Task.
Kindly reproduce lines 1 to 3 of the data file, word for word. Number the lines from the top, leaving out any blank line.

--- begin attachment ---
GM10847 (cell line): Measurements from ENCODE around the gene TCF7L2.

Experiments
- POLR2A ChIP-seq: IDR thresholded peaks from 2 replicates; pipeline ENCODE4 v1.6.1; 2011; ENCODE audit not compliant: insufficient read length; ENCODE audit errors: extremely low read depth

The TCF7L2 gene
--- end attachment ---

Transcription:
GM10847 (cell line): Measurements from ENCODE around the gene TCF7L2.

Experiments
- POLR2A ChIP-seq: IDR thresholded peaks from 2 replicates; pipeline ENCODE4 v1.6.1; 2011; ENCODE audit not compliant: insufficient read length; ENCODE audit errors: extremely low read depth